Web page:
India not in US State Department’s list of ‘Countries of Particular Concern’

China, Pakistan named, but India dodges bullet along with Russia, Syria and Vietnam, despite USCIRF recommendation


In September this year, 14 United States senators; ten Republican and four Democrats had signed a letter to US Secretary of State Mike Pompeo demanding that India be designated ‘Country of Particular Concern’ (CPC), which is the US government’s special term for countries that have questionable standards of religious freedom. The move followed a recommendation to that effect by the United States Commission for International Religious Freedom (USCIRF).

However, when the State Department made its announcement of nations that were designated CPC recently, India was missing from the list. The countries the State Department designated as CPCs are Burma, China, the Democratic People’s Republic of Korea, Eritrea, Iran, Nigeria, Pakistan, Saudi Arabia, Tajikistan, and Turkmenistan, all of which, besides Nigeria, it had previously so designated. 

In its Annual Report 2020, USCIRF had recommended the inclusion of India in the CPC list along with Russia, Syria and Vietnam, all of whom were also left out.

This is interesting given how the International Religious Freedom Report for 2019 by the State Department itself had indicted India’s present regime for human rights violations in connection with its people’s right to practice any religion of their choice as laid down in the constitution. That report had pointed out, “Nine of the 28 states have laws restricting religious conversions.”

The IRF 2019 report had also tackled the controversial subject of Kashmir saying, “In August the central government revoked the semiautonomous status of the Muslim-majority state of Jammu and Kashmir and split it into two union territories: Jammu and Kashmir, and Ladakh. The revocation sparked protests, criticism from Muslim leaders, and challenges filed in the Supreme Court from opposition politicians, human rights activists, and others. The government sent thousands of additional security forces to the region, shut down many internet and phone lines, and had not restored full service by year’s end. The government also closed most mosques in the area until mid-December. Seventeen civilians and three security personnel were killed during the protests.”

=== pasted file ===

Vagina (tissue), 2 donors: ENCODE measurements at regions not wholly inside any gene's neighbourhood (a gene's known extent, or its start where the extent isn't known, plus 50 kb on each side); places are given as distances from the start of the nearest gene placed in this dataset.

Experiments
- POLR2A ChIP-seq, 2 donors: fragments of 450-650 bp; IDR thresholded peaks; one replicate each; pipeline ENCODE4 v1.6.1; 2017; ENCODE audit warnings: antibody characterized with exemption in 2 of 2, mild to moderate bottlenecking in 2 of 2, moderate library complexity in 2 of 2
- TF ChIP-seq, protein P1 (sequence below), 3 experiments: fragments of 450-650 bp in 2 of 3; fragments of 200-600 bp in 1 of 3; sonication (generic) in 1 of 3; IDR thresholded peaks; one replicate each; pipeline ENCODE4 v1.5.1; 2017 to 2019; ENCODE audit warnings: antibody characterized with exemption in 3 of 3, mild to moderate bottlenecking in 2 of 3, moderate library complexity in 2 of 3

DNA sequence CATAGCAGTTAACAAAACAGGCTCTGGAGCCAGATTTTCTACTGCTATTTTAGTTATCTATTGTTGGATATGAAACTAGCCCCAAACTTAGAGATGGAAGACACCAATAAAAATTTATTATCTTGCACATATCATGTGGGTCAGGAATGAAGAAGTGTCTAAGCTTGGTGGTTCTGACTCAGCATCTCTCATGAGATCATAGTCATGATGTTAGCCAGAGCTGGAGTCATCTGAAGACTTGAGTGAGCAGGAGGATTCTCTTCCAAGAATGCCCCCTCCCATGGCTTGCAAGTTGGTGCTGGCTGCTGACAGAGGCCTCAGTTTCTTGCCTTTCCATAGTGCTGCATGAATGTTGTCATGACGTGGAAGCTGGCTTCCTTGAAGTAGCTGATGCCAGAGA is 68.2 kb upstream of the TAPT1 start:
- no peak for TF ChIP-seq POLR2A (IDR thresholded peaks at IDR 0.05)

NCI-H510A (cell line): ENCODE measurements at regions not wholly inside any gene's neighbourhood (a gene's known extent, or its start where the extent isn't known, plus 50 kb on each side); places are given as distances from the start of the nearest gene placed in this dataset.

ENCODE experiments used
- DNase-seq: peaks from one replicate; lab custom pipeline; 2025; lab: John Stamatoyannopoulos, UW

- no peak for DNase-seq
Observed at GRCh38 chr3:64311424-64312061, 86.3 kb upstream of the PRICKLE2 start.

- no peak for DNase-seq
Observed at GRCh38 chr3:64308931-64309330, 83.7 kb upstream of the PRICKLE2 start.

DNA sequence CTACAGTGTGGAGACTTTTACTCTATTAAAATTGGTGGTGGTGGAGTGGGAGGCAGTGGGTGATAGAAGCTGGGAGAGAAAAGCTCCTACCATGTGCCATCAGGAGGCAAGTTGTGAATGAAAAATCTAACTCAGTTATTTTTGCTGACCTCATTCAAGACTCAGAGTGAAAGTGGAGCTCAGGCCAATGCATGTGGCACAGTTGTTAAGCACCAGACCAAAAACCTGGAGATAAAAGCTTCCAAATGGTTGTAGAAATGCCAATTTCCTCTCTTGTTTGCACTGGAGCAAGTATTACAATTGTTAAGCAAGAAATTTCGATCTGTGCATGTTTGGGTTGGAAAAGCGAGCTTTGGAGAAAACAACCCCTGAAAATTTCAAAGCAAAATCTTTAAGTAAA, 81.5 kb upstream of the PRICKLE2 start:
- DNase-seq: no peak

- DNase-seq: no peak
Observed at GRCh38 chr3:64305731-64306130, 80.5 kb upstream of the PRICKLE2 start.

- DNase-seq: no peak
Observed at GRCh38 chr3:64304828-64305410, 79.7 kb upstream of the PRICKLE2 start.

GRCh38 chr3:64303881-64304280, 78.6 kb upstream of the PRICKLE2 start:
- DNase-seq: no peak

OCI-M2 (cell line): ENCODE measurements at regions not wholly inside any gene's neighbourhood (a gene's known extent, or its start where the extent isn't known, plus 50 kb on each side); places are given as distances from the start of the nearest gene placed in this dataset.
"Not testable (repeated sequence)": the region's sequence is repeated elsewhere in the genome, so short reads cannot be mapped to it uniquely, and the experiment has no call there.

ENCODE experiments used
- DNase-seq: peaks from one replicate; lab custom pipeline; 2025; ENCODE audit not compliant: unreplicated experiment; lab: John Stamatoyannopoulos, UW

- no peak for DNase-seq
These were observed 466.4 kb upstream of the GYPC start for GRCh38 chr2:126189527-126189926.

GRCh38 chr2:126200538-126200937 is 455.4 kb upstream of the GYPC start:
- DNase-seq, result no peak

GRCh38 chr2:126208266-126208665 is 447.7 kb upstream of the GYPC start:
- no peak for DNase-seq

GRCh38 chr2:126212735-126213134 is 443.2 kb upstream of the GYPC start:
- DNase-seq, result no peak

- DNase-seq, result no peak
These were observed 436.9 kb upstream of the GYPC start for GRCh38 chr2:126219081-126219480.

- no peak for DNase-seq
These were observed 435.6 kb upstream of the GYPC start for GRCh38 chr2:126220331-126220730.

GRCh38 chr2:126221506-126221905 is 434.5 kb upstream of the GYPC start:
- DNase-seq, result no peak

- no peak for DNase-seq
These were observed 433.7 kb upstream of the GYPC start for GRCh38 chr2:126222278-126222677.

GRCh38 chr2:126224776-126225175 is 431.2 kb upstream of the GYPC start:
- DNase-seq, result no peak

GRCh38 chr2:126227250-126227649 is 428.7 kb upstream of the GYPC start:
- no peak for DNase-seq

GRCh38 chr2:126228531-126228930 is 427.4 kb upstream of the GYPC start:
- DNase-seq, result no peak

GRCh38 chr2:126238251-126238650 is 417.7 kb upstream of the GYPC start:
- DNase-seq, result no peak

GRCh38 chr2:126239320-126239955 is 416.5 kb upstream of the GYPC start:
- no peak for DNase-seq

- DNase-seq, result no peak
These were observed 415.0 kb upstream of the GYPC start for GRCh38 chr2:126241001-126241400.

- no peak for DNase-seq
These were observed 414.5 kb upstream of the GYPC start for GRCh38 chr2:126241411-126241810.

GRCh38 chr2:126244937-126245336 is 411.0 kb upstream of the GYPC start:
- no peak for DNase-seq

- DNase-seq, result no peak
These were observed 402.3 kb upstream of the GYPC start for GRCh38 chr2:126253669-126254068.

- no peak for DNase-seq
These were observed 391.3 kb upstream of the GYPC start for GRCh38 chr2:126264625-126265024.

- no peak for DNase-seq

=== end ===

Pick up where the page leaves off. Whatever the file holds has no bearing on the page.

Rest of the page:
The report continued to relentlessly tackle one serious violation of human rights based on faith after another by the Indian regime, next taking them to task for the citizenship fiasco saying, “In December parliament passed the Citizenship Amendment Act (CAA), which accelerates citizenship for Hindu, Sikh, Buddhist, Jain, Parsi, and Christian migrants from Afghanistan, Bangladesh, and Pakistan who entered the country on or before December 31, 2014, but not for similarly-situated migrants who are Muslims, Jews, atheists, or members of other faiths. The law generated widespread media and religious minority criticism, including legal challenges in the Supreme Court. Protests and violent clashes between protesters and security forces in Uttar Pradesh and Assam following the passage of the law resulted in 25 civilian deaths and hundreds of injuries.”

The Religious Freedom Report also indicted the regime for instances of mob-lynchings, saying, “Issues of religiously inspired mob violence, lynching, and communal violence were sometimes denied or ignored by lawmakers, according to a number of nongovernmental organizations (NGOs) and media outlets. There were reports by NGOs that the government sometimes failed to act to prevent or stop mob attacks on religious minorities, marginalized communities, and critics of the government.”

It took the BJP head on saying, “Some officials of Hindu-majority parties, including from the Bharatiya Janata Party (BJP), made inflammatory public remarks or social media posts against minority communities. Mob attacks by violent Hindu groups against minority communities, including Muslims, continued throughout the year amid rumors that victims had traded or killed cows for beef. Authorities often failed to prosecute perpetrators of such ‘cow vigilantism,’ which included killings, mob violence, and intimidation. According to some NGOs, authorities often protected perpetrators from prosecution and filed charges against victims.” 

It is therefore, rather curious, that India was not designated a CPC after all. Interestingly, just hours after the US secretary of State Mike Pompeo released the report Indian authorities allegedly responded by declining to give visas to members of USCIRF stating they had no locus standi to make pronouncements on Indian citizens.


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